You Will Never Amount To Anything

by Randy Murray on May 7, 2013

The best thing a professor ever said to me was something that should never be said and yet it’s something that most of us tell ourselves frequently.

As a freshman in college I was somehow, mistakenly, placed in a very exclusive honor’s English seminar. My rural schooling was completely inadequate to the demands of this class, but I was a voracious reader and that meant that my thoughts and essays could obscure my failings in grammar and spelling. And this frustrated my professor to no end.

By almost any measure, I was the brightest student in this small group. We met around a table in the library, not in a classroom. The discussions were mostly flat. The other eighteen year olds were frightened and intimidated. This man, Professor Wallace, was a bright light in the English department and urged and pulled, but it was hard to move these students. But not me. I went toe to toe with him. I disagreed. I proposed. I wrestled for control of the conversation.

This didn’t bother him. He loved it. But he was incredibly frustrated at my error-filled papers.

This was before personal computers, spell checkers, and grammar support. I was on my own at the typewriter. And yes, my papers were filled with spelling errors, grammatical nightmares, and outright typos.

And then one day, meeting with me in his office his exasperation got the better of him and he said, “You will never amount to anything!”

I was surprised, but for some strange reason it didn’t depress me. I went out and bought a better dictionary. I worked harder. I asked others to review my work.

And I passed the course. I can’t remember the grade, but I don’t think that I ever received below a B in anything other than calculus. And I signed up for every advanced English and literature class available.

I carried those words with me. “You are wrong,” was my refrain. I think that it is entirely possible that his six words are what made me a writer.

He’s dead now, so I can’t thank him. He should not have said what he did. He was wrong about me and wrong as a educator. I’m a playwright, an author, and I have a world-wide readership. I’ve made a very good living as a writer and still do. I still make spelling errors and grammatical mistakes.

I can do better.

When you tell yourself that you’ll never amount to anything you are wrong. Use that, if you can, to do better. Work at those problems. Prove yourself wrong.

Writers are not born. We are forged in fire. Only those of us who work at it turn out to be any good. When rejected we try again. When told that our work isn’t good enough, even if we’re the one saying it, we pick up a blank page and start anew.

Not all can become great. Very few make any money from their writing. Fewer still make a living. But I believe with all of my heart that anyone who really works at it can become a good writer, a better writer.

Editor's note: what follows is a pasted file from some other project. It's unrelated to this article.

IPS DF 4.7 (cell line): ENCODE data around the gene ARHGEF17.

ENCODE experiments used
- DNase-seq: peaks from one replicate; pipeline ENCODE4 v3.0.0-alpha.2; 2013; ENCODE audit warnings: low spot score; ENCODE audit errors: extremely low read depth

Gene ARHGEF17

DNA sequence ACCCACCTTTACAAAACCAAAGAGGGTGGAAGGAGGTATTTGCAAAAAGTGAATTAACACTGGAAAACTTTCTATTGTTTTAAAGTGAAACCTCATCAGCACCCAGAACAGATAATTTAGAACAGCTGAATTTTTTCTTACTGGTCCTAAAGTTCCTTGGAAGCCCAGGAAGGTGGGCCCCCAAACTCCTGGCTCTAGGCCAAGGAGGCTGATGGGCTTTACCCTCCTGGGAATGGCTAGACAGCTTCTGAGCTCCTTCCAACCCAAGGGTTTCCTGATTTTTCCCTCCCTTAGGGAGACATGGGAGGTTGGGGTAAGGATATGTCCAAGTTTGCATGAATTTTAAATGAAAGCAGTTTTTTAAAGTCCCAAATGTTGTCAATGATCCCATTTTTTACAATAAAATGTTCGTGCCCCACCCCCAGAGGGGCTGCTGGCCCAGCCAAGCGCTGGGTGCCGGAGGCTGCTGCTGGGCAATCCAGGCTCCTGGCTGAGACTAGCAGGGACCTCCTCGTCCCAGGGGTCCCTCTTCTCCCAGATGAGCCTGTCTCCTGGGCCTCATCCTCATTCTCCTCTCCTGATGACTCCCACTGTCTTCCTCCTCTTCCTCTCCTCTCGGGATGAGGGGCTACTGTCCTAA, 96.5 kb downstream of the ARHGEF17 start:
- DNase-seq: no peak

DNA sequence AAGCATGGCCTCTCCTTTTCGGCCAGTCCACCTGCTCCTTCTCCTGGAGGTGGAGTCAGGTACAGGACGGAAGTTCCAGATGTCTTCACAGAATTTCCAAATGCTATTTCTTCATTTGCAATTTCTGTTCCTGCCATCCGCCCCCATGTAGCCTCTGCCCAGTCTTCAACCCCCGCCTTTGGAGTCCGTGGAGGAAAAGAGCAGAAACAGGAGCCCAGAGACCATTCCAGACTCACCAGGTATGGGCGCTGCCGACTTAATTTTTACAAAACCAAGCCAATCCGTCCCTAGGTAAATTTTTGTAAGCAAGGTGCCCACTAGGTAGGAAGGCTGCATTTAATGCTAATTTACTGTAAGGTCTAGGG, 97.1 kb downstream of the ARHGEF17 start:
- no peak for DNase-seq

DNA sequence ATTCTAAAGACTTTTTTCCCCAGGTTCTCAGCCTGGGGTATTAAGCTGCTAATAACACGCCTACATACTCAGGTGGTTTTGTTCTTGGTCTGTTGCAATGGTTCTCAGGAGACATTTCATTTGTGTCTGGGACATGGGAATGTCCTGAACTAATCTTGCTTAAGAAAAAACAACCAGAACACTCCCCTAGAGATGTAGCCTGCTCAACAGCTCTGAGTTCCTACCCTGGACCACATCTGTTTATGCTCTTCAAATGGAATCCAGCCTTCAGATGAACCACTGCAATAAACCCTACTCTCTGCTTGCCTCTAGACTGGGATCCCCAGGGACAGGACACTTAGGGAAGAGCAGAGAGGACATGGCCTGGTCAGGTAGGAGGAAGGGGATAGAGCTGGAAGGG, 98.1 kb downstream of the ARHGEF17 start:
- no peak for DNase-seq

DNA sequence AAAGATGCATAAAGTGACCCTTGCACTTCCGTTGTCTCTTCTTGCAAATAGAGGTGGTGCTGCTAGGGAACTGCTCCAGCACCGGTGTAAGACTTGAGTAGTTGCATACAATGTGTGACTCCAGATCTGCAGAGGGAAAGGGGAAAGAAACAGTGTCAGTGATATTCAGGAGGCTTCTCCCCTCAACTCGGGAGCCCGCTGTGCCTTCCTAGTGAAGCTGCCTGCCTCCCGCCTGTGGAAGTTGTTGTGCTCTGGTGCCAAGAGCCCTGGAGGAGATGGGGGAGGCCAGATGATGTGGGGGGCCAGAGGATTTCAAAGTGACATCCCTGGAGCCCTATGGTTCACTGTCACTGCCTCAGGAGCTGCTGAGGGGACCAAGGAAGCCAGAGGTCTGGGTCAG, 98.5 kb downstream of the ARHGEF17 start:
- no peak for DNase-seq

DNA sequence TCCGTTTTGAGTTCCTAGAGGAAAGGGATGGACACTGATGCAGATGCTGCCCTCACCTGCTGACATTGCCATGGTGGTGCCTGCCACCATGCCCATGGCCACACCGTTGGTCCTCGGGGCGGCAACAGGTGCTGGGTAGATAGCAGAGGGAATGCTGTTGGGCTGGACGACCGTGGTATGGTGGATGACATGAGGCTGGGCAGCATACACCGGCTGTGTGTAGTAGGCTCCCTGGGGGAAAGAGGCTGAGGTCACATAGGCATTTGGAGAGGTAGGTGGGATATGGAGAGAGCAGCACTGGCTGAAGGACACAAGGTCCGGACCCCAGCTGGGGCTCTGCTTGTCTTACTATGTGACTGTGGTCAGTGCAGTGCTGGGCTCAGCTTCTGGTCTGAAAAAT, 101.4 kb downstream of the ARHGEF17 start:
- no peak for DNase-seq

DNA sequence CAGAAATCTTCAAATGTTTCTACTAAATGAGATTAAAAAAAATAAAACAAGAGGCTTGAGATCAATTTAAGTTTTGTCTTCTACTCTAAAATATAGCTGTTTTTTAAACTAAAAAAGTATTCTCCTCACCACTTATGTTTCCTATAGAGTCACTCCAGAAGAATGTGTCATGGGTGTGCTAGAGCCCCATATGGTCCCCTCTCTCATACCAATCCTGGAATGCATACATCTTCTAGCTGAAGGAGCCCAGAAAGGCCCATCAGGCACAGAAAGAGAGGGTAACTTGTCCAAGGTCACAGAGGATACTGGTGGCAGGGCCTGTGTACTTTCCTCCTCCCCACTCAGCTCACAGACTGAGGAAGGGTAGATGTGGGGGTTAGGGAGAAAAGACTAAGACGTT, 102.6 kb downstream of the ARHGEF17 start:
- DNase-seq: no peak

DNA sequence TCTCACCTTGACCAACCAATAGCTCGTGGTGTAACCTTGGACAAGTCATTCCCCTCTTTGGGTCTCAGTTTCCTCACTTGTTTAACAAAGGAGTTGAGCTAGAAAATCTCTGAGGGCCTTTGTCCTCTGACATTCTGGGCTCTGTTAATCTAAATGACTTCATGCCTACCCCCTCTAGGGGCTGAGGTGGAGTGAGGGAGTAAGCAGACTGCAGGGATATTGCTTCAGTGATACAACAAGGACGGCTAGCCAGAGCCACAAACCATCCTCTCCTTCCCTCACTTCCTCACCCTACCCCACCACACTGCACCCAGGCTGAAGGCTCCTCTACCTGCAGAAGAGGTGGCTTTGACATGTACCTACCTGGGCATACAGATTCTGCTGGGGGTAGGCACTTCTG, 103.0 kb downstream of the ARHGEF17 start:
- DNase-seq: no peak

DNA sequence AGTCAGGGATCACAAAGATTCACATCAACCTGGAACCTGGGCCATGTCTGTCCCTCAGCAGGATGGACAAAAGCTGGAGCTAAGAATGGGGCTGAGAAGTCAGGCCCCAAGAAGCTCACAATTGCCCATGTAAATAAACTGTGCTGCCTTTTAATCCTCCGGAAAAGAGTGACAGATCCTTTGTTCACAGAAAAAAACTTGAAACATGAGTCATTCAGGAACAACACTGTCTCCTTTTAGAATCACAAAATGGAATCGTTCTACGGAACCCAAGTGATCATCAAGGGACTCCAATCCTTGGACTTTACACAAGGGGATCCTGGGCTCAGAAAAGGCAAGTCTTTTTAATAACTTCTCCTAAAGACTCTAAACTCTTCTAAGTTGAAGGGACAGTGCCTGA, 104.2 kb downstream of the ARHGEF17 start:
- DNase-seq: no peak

I did, over the protestations of Professor Wallace. I believe that you can, too.

You Will Never Amount To Anything by Randy Murray, unless otherwise expressly stated, is licensed under a Creative Commons Attribution-NonCommercial-ShareAlike 3.0 Unported License.

{ 6 comments… read them below or add one }

Mari Baskin May 7, 2013 at 11:16 am

But for Professor Wallace and Twitter…
;-)

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Woelf Dietrich May 7, 2013 at 3:30 pm

“Writers are not born. We are forged in fire. Only those of us who work at it turn out to be any good. When rejected we try again. When told that our work isn’t good enough, even if we’re the one saying it, we pick up a blank page and start anew.”

Beautifully said. Thanks!

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Christopher Robert May 8, 2013 at 9:14 pm

I wholly agree with the principle of pushing yourself and letting yourself be pushed by others (though preferably in a respectful, non-soul-crushing manner). I teach writing-intensive history classes at the college level and I save my most vigorous and challenging critiques for my best students.

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Randy Murray May 9, 2013 at 9:08 am

Good for you. It must be a challenge for educators to hold back their frustration at these students with potential who are careless or underprepared for their writing tasks. Leave the soul-crushing for those who come after college.

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Don Kenner May 10, 2013 at 12:17 pm

The most dispiriting thing about your professor’s comment was that he focused on errors that can be corrected, rather than lack of effort or enthusiasm. By your account you were very into the class, just lacking a bit in mechanics. I love such students. It’s the ones who believed they are entitled to a good grade without making any effort that frustrate me.

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Randy Murray May 10, 2013 at 12:20 pm

You sound like just the type of professor, instructor, that I needed. I was lucky to find many later and I need to give them credit as well.

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